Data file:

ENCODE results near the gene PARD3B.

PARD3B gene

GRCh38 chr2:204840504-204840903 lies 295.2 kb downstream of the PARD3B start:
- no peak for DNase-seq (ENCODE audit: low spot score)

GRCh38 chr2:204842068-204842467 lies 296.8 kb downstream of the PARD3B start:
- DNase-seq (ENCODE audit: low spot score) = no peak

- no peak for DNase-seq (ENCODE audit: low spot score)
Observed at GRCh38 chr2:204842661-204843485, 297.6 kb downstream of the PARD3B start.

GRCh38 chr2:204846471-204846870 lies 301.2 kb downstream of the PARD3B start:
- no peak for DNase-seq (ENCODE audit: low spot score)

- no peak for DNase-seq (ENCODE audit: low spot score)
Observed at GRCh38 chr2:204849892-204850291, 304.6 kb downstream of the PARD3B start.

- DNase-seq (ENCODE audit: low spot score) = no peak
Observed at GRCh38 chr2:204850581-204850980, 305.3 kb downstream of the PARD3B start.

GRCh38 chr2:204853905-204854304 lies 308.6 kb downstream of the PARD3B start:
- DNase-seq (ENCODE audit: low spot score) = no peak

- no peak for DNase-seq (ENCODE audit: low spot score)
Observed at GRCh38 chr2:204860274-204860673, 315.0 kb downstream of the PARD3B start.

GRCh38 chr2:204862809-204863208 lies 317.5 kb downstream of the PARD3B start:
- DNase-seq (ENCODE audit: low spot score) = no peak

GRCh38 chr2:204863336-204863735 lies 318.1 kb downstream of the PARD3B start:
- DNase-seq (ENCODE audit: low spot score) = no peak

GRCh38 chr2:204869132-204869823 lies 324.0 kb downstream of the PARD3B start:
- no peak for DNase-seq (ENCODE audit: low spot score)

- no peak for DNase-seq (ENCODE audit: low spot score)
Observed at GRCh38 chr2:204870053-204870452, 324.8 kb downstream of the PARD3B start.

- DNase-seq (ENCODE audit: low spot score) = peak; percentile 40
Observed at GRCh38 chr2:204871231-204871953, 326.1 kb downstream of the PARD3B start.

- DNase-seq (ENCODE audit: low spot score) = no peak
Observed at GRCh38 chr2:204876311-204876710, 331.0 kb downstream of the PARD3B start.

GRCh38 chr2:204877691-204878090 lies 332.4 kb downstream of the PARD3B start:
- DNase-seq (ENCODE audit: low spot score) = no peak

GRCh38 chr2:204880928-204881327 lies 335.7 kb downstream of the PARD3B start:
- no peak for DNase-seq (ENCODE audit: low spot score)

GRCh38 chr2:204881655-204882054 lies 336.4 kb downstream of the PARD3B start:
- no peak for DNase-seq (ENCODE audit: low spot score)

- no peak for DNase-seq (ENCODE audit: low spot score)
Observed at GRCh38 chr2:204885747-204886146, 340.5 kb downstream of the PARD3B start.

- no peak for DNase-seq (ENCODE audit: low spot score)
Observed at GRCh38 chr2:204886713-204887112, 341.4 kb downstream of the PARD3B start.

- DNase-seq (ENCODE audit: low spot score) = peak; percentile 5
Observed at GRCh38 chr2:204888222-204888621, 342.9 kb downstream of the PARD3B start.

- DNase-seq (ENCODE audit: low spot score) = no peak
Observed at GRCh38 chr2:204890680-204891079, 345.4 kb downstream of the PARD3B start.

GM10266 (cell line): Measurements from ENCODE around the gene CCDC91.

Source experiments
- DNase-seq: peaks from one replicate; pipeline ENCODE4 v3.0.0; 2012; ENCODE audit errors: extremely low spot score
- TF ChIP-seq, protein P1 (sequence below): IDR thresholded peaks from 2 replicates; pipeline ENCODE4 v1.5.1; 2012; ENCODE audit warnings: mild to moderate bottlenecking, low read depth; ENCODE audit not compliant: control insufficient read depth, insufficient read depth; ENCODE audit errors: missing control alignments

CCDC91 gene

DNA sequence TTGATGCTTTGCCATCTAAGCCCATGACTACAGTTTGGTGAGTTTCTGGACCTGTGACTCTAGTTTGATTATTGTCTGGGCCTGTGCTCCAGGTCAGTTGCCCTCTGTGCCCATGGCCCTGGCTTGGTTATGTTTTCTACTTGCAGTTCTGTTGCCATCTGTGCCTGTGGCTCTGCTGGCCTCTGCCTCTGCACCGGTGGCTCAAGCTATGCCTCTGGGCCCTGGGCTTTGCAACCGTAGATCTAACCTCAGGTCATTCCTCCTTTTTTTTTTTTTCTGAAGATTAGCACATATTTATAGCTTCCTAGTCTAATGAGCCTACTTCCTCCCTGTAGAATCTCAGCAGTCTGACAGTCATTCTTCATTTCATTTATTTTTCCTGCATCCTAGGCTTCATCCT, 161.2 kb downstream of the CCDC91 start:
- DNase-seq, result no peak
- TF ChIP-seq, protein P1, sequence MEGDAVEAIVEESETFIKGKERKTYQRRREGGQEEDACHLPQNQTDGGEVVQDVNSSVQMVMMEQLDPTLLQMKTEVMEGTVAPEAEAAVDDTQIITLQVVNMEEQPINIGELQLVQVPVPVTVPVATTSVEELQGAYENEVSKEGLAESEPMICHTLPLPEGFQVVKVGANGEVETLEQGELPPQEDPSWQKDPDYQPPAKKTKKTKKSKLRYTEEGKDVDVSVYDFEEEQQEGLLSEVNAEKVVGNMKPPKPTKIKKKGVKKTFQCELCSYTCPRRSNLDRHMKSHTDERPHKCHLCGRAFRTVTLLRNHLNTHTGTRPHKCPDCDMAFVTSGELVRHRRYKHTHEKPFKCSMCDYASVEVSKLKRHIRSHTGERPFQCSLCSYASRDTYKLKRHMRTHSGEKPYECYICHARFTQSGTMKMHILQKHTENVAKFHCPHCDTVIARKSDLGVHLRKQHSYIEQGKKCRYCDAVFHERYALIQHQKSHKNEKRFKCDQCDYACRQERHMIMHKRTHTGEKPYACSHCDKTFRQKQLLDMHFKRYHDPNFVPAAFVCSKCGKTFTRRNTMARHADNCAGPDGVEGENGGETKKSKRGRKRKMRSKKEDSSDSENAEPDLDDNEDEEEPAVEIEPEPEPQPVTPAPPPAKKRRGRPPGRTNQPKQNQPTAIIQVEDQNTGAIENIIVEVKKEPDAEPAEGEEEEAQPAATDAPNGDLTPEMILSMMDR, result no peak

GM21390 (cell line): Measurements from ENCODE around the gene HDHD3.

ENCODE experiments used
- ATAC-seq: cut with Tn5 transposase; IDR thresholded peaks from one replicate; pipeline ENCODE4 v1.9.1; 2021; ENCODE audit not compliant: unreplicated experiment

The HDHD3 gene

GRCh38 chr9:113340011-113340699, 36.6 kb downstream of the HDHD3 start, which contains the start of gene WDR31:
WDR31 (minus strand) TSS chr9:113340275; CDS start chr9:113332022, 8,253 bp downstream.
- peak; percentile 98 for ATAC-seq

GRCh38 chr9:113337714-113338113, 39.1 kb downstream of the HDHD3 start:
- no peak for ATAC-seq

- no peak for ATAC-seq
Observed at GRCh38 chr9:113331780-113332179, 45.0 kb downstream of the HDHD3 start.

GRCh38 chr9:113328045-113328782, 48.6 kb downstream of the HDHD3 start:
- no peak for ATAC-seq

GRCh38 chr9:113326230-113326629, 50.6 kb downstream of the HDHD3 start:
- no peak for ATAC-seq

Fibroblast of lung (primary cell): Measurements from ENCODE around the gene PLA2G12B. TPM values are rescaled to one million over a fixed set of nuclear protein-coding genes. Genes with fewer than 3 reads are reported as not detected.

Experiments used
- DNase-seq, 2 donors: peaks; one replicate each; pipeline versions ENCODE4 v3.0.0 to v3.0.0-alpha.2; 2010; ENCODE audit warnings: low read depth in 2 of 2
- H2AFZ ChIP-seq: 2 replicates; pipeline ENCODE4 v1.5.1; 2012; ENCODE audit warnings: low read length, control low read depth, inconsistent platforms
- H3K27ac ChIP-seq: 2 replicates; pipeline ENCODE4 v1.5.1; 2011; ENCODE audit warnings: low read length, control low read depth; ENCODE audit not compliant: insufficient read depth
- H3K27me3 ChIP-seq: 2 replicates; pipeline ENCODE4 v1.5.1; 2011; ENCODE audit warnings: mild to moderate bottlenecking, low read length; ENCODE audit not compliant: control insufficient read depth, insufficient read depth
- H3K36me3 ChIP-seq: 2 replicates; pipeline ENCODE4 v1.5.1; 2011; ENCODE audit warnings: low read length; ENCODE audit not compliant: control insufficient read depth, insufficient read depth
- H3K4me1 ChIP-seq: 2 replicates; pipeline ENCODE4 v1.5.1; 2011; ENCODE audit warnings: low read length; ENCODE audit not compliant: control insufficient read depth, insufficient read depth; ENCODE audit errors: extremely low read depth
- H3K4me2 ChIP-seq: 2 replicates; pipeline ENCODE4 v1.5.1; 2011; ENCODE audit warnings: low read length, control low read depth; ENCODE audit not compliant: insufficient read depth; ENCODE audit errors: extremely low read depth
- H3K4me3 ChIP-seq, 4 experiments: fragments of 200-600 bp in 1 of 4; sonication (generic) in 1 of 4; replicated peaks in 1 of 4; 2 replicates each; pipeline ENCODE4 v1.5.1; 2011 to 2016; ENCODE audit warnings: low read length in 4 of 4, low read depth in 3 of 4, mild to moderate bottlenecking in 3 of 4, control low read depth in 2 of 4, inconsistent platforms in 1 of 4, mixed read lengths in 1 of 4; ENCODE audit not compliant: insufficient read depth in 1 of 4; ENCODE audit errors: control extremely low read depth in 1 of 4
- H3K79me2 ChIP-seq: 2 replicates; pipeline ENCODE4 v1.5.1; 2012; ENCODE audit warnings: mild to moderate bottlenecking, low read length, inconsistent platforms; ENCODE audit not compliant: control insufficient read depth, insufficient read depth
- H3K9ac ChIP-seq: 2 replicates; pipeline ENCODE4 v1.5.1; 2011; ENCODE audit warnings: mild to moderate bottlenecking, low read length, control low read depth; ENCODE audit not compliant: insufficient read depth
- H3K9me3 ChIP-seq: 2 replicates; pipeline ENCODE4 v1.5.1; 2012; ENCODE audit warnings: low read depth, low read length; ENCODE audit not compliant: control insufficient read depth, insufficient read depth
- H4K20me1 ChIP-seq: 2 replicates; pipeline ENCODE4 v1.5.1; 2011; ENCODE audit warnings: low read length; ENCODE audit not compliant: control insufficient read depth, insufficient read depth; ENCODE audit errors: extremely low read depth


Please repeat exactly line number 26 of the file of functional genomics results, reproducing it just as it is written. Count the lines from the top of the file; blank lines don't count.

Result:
Observed at GRCh38 chr2:204870053-204870452, 324.8 kb downstream of the PARD3B start.